By looking at the origin of your habits, as well as how they are functioning today you can identify the needs they once met and perhaps are currently meeting in your life.

Step 2 –Find the needs

Based on the previous investigations, make a short list of the needs your habits used to and/or still meet in your life.

Next, spend some time reflecting on your history with these needs. Notice if any fear, anger, or a desire to shut down arises. By observing and understanding any feelings you have around these needs, you can better prepare for the emotional challenges that quitting might bring up for you.

Step 3 – Identify alternate strategies

Next, make two lists of alternate strategies for meeting these needs. On the first list, write strategies you can use in the moment to replace a habit.

For smoking, you might choose chewing carrots or gum, because these can replace the short-term sensory comfort of smoking.

On the second list, write strategies you can use to replace the bigger needs.

When I quit smoking, I made a point to spend time with non-smoking friends. I knew that this would meet my need for social acceptance as well as create situations where smoking would be discouraged.

Step 4 – Practice quitting

Quitting a bad habit is all about withstanding temptation. And the key to enduring temptation is to delay acting until the temptation passes.

One way to do this is whenever you notice the desire for your bad habit arising, set a timer for one to 10 minutes. Then your goal is to delay doing the habit until the timer goes off.

It’s not important whether you ultimately give in or not. If you can delay even for a moment, that’s success.

Step 5 – Set a date

After practising for a week or two, pick a quit date that makes sense. For example, I chose to quit right after moving into the monastery. I could have chosen to quit before that, but I knew the change in environment would support me, so I waited.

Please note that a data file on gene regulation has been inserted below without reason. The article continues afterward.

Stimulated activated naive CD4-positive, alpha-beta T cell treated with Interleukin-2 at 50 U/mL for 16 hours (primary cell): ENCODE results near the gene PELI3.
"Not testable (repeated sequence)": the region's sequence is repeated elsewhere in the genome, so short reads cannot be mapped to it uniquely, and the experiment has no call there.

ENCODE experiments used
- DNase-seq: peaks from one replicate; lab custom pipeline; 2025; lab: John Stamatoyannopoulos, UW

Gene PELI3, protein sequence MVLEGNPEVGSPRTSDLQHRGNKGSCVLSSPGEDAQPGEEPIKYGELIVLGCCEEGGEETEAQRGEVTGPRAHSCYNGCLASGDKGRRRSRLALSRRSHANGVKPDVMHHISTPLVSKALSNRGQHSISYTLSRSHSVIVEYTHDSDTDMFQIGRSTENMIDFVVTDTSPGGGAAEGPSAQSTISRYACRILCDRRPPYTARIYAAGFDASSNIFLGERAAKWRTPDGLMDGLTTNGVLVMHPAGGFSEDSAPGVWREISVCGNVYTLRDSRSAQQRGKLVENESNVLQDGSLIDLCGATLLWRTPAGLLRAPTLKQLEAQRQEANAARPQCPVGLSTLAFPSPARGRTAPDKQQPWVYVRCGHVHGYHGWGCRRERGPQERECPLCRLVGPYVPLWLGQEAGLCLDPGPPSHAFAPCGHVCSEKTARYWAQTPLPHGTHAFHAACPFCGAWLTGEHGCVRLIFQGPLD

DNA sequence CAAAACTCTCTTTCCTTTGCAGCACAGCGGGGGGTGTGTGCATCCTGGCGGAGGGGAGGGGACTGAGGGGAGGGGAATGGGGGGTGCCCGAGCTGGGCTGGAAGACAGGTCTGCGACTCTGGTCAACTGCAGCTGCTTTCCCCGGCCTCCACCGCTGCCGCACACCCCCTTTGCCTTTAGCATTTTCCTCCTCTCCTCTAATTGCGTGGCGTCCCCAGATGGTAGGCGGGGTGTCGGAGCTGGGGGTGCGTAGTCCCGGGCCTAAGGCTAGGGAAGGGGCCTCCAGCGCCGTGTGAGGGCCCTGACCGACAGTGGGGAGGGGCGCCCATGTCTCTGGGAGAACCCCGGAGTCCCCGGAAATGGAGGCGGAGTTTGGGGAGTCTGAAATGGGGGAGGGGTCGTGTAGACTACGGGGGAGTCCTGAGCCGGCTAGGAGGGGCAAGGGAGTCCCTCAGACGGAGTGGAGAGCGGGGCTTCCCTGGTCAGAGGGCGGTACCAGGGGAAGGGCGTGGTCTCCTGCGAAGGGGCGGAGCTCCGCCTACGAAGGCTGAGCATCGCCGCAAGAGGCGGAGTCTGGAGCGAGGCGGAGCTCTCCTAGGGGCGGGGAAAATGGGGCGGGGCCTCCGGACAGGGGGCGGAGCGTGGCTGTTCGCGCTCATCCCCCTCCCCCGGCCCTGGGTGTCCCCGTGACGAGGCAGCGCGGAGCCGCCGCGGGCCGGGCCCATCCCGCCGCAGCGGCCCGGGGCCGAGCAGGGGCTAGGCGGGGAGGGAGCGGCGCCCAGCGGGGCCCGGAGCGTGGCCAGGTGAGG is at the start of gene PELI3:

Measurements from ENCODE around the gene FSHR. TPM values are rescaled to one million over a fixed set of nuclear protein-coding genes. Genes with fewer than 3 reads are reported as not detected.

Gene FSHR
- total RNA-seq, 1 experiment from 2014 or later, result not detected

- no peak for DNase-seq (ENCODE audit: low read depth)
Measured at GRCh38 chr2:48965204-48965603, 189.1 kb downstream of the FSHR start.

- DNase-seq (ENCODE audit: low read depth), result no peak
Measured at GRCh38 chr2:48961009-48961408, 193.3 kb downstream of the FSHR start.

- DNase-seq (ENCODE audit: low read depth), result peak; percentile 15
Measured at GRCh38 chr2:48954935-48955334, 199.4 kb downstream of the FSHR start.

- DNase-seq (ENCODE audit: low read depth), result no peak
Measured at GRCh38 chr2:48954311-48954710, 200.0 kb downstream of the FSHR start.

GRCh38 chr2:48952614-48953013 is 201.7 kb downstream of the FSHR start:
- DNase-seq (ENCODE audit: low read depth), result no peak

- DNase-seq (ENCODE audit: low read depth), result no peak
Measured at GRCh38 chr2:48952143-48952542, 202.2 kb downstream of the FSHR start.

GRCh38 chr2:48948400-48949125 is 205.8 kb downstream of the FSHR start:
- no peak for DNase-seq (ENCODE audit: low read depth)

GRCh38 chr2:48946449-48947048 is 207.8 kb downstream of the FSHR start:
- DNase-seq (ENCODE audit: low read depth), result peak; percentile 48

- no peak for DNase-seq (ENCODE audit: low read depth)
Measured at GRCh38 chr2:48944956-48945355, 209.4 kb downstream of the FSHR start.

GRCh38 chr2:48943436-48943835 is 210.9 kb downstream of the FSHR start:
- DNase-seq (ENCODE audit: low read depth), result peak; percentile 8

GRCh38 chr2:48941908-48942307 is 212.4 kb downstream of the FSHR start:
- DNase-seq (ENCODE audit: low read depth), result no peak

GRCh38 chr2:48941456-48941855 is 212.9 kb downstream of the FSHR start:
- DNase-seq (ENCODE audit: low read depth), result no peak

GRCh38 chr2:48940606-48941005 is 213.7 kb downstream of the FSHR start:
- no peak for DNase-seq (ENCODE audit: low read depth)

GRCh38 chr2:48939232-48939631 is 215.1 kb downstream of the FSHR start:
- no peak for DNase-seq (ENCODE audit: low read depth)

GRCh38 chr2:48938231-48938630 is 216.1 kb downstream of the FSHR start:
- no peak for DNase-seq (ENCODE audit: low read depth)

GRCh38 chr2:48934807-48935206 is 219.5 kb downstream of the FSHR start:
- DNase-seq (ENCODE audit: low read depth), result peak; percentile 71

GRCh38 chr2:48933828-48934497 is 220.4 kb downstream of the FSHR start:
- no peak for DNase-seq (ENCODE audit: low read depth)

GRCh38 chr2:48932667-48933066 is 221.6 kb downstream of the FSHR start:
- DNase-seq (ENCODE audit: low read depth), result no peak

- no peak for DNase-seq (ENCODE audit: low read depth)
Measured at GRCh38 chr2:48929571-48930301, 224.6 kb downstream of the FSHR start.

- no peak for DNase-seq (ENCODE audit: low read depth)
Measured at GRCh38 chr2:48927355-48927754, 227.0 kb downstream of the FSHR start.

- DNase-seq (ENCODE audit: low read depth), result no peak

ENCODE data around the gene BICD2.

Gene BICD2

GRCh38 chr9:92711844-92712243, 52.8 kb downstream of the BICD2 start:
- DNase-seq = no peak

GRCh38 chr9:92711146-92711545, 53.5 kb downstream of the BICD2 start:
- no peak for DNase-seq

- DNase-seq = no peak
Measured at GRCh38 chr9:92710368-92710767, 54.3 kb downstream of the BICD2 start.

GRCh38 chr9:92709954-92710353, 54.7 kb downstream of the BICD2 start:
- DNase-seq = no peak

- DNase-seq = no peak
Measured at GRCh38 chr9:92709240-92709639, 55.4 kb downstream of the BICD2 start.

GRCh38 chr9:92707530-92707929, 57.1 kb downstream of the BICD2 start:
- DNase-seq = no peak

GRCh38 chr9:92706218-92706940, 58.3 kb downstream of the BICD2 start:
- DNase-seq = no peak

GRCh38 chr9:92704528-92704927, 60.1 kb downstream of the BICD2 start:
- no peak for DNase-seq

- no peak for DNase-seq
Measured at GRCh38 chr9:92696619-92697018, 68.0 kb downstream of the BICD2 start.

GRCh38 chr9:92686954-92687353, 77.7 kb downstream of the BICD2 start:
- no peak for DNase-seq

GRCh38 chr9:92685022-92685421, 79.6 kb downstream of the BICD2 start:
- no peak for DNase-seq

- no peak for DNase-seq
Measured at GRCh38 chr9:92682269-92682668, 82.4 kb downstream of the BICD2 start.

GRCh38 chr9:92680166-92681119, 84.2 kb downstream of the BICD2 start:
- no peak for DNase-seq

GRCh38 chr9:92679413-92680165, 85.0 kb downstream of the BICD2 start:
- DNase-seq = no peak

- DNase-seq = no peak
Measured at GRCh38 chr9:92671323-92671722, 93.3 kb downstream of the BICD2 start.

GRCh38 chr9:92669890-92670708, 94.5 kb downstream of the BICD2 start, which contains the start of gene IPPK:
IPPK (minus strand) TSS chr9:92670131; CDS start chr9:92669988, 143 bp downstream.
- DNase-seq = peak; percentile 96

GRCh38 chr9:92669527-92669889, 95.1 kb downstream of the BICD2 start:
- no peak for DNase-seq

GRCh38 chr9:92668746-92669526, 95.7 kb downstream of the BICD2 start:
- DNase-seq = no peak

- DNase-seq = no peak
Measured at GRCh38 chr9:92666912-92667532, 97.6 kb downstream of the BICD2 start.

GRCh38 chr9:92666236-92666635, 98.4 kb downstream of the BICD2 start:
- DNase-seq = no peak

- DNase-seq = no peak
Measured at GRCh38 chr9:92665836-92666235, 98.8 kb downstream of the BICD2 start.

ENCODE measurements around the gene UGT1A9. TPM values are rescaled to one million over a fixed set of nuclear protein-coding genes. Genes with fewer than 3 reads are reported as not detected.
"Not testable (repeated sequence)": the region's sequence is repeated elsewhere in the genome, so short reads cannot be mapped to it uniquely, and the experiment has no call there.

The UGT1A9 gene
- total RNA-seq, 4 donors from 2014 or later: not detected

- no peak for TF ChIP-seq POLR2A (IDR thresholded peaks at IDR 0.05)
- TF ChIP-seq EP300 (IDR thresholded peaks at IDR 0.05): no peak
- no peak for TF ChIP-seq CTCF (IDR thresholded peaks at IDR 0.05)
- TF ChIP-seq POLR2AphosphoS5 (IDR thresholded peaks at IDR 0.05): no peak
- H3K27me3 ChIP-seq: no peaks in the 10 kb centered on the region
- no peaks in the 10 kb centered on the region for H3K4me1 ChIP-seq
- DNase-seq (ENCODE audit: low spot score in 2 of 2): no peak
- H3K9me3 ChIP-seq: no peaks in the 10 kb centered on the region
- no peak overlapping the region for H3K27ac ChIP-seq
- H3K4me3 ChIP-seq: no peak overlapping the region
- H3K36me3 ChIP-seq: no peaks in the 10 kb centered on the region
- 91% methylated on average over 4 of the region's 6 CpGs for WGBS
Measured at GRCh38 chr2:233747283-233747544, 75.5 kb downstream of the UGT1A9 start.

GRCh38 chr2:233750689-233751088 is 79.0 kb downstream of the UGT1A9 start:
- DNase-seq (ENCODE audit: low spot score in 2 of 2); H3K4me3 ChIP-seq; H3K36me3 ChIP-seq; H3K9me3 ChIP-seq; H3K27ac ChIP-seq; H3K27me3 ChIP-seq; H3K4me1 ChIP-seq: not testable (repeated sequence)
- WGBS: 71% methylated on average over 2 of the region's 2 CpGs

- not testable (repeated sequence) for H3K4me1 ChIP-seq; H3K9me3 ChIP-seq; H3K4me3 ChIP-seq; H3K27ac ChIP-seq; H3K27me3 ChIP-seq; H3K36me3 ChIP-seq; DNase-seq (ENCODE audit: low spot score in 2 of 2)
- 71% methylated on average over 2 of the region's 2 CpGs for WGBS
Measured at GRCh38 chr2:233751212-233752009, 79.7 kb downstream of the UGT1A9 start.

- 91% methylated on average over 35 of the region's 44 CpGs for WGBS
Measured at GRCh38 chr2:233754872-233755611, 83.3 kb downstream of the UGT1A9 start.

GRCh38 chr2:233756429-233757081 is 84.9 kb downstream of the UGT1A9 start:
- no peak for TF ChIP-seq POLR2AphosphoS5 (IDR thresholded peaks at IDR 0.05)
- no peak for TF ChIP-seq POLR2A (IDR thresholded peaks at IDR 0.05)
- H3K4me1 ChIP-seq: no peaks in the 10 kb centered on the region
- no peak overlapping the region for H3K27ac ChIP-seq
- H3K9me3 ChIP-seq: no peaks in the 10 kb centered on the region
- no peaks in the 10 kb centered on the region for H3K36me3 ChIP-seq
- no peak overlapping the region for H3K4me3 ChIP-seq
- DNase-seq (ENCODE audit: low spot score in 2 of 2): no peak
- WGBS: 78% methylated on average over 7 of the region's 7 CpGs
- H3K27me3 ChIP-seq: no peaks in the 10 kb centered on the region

Once you have picked a date, post it on Facebook, call your friends, and mark it on your calendar. Ask your friends and family to check in with you and encourage you if they are willing. The more people you tell, the more likely you are to quit.

Step 6 – Quit

Once the big day arrives do your best to keep your mind busy but aware. Pay attention to times and locations that trigger your bad habit and put extra energy into your alternate strategies at those times and places.

If you like to smoke after eating, make plans to go to a movie right after dinner where you can’t smoke. Or make plans to eat with non-smoking friends.

If you do give in, don’t give up. Remember mistakes happen but your ability to endure small slips will only encourage you to keep going.

Endure, endure, endure

The second biggest risk comes when you think you have conquered your bad habit. No matter how far you think you’ve come, chances are you are still hard wired for your bad habit. So stay focused.

While I still have moments where I’m tempted to smoke, I know that each time I overcome that temptation I have more faith in myself to defeat any bad habit that stands in my way.

This was first published in the June 2014 issue of Complete Wellbeing.

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Samuel McCree
Samuel “Gentoku” McCree is a personal trainer, habit coach, and Mindful Fitness thought leader. He trained for over two years at a Zen monastery and shares his knowledge about the power of mindfulness and movement on various blogs and websites